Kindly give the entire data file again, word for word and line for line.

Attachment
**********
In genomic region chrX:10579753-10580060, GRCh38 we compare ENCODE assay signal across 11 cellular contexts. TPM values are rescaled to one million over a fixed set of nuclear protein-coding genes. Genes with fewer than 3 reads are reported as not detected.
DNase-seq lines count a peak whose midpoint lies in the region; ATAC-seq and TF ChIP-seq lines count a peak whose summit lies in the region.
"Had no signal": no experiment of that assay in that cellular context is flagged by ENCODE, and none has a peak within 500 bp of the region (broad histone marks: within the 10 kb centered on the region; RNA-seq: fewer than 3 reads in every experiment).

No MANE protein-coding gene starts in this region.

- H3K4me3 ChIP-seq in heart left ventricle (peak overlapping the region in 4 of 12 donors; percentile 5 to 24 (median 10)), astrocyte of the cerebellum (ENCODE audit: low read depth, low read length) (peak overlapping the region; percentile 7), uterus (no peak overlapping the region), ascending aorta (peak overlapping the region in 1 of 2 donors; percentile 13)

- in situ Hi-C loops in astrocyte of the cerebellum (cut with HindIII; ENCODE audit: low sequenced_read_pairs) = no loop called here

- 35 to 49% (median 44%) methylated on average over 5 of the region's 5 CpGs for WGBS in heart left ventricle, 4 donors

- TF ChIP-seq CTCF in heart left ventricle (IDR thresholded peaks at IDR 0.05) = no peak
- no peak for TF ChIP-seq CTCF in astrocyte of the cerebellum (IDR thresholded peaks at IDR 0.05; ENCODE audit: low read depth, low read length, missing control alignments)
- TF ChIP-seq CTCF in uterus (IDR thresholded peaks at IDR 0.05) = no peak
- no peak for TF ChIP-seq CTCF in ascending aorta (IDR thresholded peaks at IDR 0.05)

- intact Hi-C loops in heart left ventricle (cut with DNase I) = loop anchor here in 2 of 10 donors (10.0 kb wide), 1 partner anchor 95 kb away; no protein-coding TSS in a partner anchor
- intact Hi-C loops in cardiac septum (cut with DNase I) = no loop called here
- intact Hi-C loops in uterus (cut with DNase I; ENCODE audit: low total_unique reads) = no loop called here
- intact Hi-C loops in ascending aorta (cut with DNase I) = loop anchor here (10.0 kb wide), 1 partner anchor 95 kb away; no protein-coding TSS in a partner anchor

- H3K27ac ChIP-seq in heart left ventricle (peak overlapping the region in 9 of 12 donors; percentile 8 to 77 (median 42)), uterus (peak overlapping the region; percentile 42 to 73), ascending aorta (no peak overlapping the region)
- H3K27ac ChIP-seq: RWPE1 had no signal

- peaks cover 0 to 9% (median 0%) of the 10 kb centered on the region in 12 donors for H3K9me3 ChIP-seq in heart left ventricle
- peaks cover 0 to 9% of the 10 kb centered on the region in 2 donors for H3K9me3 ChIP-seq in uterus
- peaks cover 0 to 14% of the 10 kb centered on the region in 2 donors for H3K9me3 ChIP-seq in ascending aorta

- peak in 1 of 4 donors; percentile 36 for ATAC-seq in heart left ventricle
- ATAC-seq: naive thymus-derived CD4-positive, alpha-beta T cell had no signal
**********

In genomic region chrX:10579753-10580060, GRCh38 we compare ENCODE assay signal across 11 cellular contexts. TPM values are rescaled to one million over a fixed set of nuclear protein-coding genes. Genes with fewer than 3 reads are reported as not detected.
DNase-seq lines count a peak whose midpoint lies in the region; ATAC-seq and TF ChIP-seq lines count a peak whose summit lies in the region.
"Had no signal": no experiment of that assay in that cellular context is flagged by ENCODE, and none has a peak within 500 bp of the region (broad histone marks: within the 10 kb centered on the region; RNA-seq: fewer than 3 reads in every experiment).

No MANE protein-coding gene starts in this region.

- H3K4me3 ChIP-seq in heart left ventricle (peak overlapping the region in 4 of 12 donors; percentile 5 to 24 (median 10)), astrocyte of the cerebellum (ENCODE audit: low read depth, low read length) (peak overlapping the region; percentile 7), uterus (no peak overlapping the region), ascending aorta (peak overlapping the region in 1 of 2 donors; percentile 13)

- in situ Hi-C loops in astrocyte of the cerebellum (cut with HindIII; ENCODE audit: low sequenced_read_pairs) = no loop called here

- 35 to 49% (median 44%) methylated on average over 5 of the region's 5 CpGs for WGBS in heart left ventricle, 4 donors

- TF ChIP-seq CTCF in heart left ventricle (IDR thresholded peaks at IDR 0.05) = no peak
- no peak for TF ChIP-seq CTCF in astrocyte of the cerebellum (IDR thresholded peaks at IDR 0.05; ENCODE audit: low read depth, low read length, missing control alignments)
- TF ChIP-seq CTCF in uterus (IDR thresholded peaks at IDR 0.05) = no peak
- no peak for TF ChIP-seq CTCF in ascending aorta (IDR thresholded peaks at IDR 0.05)

- intact Hi-C loops in heart left ventricle (cut with DNase I) = loop anchor here in 2 of 10 donors (10.0 kb wide), 1 partner anchor 95 kb away; no protein-coding TSS in a partner anchor
- intact Hi-C loops in cardiac septum (cut with DNase I) = no loop called here
- intact Hi-C loops in uterus (cut with DNase I; ENCODE audit: low total_unique reads) = no loop called here
- intact Hi-C loops in ascending aorta (cut with DNase I) = loop anchor here (10.0 kb wide), 1 partner anchor 95 kb away; no protein-coding TSS in a partner anchor

- H3K27ac ChIP-seq in heart left ventricle (peak overlapping the region in 9 of 12 donors; percentile 8 to 77 (median 42)), uterus (peak overlapping the region; percentile 42 to 73), ascending aorta (no peak overlapping the region)
- H3K27ac ChIP-seq: RWPE1 had no signal

- peaks cover 0 to 9% (median 0%) of the 10 kb centered on the region in 12 donors for H3K9me3 ChIP-seq in heart left ventricle
- peaks cover 0 to 9% of the 10 kb centered on the region in 2 donors for H3K9me3 ChIP-seq in uterus
- peaks cover 0 to 14% of the 10 kb centered on the region in 2 donors for H3K9me3 ChIP-seq in ascending aorta

- peak in 1 of 4 donors; percentile 36 for ATAC-seq in heart left ventricle
- ATAC-seq: naive thymus-derived CD4-positive, alpha-beta T cell had no signal